One of my humanist friends, L., worries about the growing power of computer "technicians" in society. The public services in Italy are rapidly being computerized, and access to them requires following the plans and fantasies of the technicians.
However he has a sneaking admiration for mathematicians - they are more philosophers than scientists or technologists.
I tried to point out to him that numbers, since Pacioli
(Summa de arithmetica, geometria, proportioni et proportionalita,Venice 1494) (and long before), have ruled us much more tightly.
When I came to Italy, trying to manage my own numbers, I wrote (with Katis and Sabadini) a categorical analysis of partita doppia
(double-entry bookkeeping) (which had always puzzled me since a child). It involved the compact closed structure on Span(Graph), and in fact lead to another very abstract paper (P. Katis, R.F.C. Walters, The compact closed bicategory of left adjoints, Math. Proc. Camb. Phil. Soc., 130, 77-87, 2001).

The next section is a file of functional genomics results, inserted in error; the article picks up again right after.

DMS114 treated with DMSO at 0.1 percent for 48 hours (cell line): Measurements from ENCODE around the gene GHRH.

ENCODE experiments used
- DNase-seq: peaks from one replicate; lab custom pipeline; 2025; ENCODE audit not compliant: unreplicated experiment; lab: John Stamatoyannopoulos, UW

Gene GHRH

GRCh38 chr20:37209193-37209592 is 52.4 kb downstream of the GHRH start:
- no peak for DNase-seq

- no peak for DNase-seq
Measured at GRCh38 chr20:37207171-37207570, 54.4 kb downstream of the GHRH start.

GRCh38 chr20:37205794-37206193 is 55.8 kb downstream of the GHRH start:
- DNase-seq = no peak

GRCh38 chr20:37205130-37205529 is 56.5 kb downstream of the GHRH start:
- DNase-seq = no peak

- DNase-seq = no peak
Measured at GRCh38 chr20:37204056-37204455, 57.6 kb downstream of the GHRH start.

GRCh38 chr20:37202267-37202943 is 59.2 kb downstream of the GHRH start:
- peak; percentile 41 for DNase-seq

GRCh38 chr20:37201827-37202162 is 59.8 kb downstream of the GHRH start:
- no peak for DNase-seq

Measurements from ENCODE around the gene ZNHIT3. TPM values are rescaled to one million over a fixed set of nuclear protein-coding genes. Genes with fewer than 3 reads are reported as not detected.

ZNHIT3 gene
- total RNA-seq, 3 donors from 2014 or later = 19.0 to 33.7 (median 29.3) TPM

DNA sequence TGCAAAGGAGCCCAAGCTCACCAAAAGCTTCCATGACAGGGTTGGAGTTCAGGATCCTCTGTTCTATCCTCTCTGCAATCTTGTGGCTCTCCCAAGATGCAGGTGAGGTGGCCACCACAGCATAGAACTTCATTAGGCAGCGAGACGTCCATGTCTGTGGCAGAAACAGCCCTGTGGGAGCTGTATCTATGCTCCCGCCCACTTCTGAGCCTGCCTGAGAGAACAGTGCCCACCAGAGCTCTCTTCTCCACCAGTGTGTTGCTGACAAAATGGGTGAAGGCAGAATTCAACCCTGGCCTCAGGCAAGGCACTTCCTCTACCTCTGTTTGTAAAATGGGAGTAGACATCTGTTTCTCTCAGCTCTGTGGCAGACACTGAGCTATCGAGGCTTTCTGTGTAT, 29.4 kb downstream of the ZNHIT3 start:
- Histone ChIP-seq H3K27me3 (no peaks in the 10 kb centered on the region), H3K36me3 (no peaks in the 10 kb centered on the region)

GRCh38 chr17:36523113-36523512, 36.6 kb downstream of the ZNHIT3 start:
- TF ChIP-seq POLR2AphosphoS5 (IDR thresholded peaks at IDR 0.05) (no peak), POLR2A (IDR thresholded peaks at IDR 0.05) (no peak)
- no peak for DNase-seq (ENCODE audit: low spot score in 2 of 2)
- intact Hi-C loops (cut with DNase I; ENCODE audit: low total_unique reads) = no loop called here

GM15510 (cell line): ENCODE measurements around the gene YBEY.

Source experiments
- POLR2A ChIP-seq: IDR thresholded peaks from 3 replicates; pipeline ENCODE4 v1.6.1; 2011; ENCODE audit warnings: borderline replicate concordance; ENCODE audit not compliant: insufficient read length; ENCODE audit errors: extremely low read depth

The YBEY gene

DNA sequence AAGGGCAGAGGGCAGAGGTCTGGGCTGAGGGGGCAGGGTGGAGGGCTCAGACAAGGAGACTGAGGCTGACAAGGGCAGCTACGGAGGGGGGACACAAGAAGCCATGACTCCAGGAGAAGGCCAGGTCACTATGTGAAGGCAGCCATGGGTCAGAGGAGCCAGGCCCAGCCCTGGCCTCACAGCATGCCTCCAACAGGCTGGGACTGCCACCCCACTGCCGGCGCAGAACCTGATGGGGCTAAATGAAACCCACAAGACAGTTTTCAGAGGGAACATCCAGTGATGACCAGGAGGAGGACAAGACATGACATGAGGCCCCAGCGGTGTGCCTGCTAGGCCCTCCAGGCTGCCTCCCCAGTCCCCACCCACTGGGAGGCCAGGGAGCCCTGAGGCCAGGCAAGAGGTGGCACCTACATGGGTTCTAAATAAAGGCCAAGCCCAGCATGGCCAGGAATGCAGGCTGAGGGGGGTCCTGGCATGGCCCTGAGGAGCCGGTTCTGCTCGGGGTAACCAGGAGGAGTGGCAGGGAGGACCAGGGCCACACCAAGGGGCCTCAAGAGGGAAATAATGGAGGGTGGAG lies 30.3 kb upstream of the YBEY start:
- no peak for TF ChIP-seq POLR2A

These thoughts came back to me recently when I tried to read a book by Tim Parks
, Profile Books, 2005). I say 'tried to' because I found the book quite indigestible despite my interest in the subject matter. It is a book without concentrated form or idea. I am surprised because I found Tim Parks' book, Italian Neighbours, on a foreigner coming to live and work in Italy well-organized and very pleasant. That book I feel I should have read before moving to Italy myself - almost every experience in it I have lived myself.
For a book on money I much prefer Frozen Desire
, by James Buchan
(Picador 1997), a book I return to, even if money remains to me still a mystery.
Perhaps if I read more carefully Sean Carmody's recent posts
on Stubborn Mule I might be further enlightened. Or perhaps he should use some of the category theory he knows to formalize and make more precise his annecdotal explanations.
Labels: category theory, computing, Italy, mathematics, Optimistic